12. Minimize distractions. Turn off the TV and take away all the toys. It’s feeding time.
  13. Make it a family affair. Your baby may find eating more fun if he’s doing it with the family.  It’s easy to turn family food into baby food.  See how I did it with the Thanksgiving feast. 
  14. Praise her for trying new foods. The more smiles your baby can earn, the more motivated he will be to eat
  15. Keep an eye on the time. Most kids get super cranky if you keep them tied to a chair too long.  Try to keep mealtimes between 20-30 minutes.
  16. Use good ‘ole fashioned bribery ~Facebook fan Heather P.  wrote that avocados are her daughter’s favorite, so she will often say “one more bite and you can have more avo!”
  17. Let him get messy. Get a splat mat and lay it under the high chair to catch spills.  (Bonus hint: the bigger the better.  Don’t spend the money for something too small to be useful.  Go jumbo.  You’ll be soooo glad you did.)
  18. Food first, bottle second. Catching him when he’s hungry is an easy way to get him eating.  Offer the breast or bottle as the “dessert course” when he’s finished.
  19. Leave out the sugary foods (for now). I let my kids have sugary treats once in a while now, but when they were babies I was very strict about the sugars.  The earlier you introduce your baby to sweets, the harder it’s going to be to encourage that same mouth to enjoy kale, or carrots, or other, more nutritious (but less sweet) foods. We let that first birthday cake be her first step into Candyland.
  20. Encourage him to play with his food. These construction baby utensils are perfect to get him excited to eat.  They even come with a construction plate with food ramps!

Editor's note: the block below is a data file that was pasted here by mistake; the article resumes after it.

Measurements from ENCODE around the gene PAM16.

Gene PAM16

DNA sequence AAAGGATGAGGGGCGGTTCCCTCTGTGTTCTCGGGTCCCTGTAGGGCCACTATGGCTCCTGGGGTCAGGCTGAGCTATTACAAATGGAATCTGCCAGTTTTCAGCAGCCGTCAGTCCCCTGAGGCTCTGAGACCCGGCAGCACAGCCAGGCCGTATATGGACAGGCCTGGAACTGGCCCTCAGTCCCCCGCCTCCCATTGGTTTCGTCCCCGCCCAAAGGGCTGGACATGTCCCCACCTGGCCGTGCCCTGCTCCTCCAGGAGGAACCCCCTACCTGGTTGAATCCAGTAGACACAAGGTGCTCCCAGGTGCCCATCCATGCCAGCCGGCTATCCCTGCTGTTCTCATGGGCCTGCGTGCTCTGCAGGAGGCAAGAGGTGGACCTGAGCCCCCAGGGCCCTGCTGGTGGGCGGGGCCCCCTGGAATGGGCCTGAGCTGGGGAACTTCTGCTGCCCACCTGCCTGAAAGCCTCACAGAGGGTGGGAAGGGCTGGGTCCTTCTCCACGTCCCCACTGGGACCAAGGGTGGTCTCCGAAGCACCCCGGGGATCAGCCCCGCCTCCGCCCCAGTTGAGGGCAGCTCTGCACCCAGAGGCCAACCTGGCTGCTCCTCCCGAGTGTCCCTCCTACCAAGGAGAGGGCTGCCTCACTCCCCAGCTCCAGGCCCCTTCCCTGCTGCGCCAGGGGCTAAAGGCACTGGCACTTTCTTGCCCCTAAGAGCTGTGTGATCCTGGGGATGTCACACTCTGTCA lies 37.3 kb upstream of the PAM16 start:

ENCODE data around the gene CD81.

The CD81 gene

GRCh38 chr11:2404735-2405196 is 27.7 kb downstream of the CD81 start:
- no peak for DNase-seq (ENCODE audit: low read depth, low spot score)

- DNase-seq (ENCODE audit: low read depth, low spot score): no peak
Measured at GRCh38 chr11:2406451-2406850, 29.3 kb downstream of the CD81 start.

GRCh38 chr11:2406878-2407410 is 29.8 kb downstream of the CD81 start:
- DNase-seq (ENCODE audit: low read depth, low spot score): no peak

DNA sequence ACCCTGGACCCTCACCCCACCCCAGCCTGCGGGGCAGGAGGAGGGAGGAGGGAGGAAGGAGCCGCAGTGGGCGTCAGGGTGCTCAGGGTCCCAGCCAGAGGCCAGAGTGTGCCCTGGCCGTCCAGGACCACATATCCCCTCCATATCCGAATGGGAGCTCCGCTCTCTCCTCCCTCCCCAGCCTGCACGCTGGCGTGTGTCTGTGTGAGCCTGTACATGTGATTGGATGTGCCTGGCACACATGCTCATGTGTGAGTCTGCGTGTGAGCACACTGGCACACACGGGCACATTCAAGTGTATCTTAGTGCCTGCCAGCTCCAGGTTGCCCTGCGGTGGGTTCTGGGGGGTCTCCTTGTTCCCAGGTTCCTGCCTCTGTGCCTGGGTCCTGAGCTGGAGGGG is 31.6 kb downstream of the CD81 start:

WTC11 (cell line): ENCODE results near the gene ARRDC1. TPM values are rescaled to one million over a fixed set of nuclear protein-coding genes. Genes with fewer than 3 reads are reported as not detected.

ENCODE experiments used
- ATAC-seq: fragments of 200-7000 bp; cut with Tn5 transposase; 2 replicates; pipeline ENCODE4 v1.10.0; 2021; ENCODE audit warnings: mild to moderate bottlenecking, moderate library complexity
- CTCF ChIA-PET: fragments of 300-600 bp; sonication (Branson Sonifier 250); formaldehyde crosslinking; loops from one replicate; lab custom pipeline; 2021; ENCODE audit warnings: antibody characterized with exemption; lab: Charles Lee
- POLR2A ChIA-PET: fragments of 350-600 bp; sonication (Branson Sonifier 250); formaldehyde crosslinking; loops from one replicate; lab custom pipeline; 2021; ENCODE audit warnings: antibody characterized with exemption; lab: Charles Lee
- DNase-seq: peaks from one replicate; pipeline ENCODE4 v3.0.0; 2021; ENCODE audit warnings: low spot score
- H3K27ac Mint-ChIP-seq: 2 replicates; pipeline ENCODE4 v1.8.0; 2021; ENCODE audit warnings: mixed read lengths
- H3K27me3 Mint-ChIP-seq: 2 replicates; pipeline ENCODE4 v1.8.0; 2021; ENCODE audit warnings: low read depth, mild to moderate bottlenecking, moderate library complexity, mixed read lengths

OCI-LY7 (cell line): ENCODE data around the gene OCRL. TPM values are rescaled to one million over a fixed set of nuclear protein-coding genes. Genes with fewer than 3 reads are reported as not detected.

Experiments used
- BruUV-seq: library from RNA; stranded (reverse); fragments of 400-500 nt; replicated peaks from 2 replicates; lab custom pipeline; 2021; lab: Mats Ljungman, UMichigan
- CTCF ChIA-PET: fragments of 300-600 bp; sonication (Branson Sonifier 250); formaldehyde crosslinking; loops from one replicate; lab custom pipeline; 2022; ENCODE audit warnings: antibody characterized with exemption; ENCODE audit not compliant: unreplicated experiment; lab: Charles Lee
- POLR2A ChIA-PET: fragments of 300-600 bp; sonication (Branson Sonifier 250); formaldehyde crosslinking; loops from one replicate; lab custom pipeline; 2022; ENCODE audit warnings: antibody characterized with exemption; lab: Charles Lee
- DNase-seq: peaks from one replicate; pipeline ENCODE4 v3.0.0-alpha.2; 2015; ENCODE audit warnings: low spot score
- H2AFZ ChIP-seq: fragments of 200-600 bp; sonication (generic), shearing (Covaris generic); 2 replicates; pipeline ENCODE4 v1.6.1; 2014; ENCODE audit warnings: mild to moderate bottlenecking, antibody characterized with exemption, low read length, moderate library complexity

21. Experiment with reverse psychology. In tough cases, try sitting down as a family and digging in…but leave your baby in the high chair without anything on his tray.  After a minute of watching everyone else smile and enjoy the food, he’s very likely to sign or grunt that he wants to try it too!  If you’re a single mom, you can do the same thing by sitting down at the table with him, but reading a magazine or book until he lets you know he’s ready to eat.

Picky Eater Tip #22:
Have a Special Meal Set

Okay, I have one final picky eater tip for you to try out.  It’s a doozy and I’m crediting this clever little ruse as the reason why Elena and Bella will eat broccoli and asparagus so enthusiastically.

Have a special meal set that you only use when you’re trying a new food (including the 3-4 days you are introducing it) . Have him start on the regular boring dish…but then say “How about we try something new on these special plates?” Then let him dig into the new flavors you are introducing on this new exciting tableware.  (It’s amazing all the foods I’ve shoved in that Dino Taco holder!)

Here are a few meal sets that I know your little one will love.

1. TriceraTaco Holder | 2. Fish Mat (or Elephant Mat)
3. Dinner Winner Tray | 4. Unicorn Set (or Airplane Set)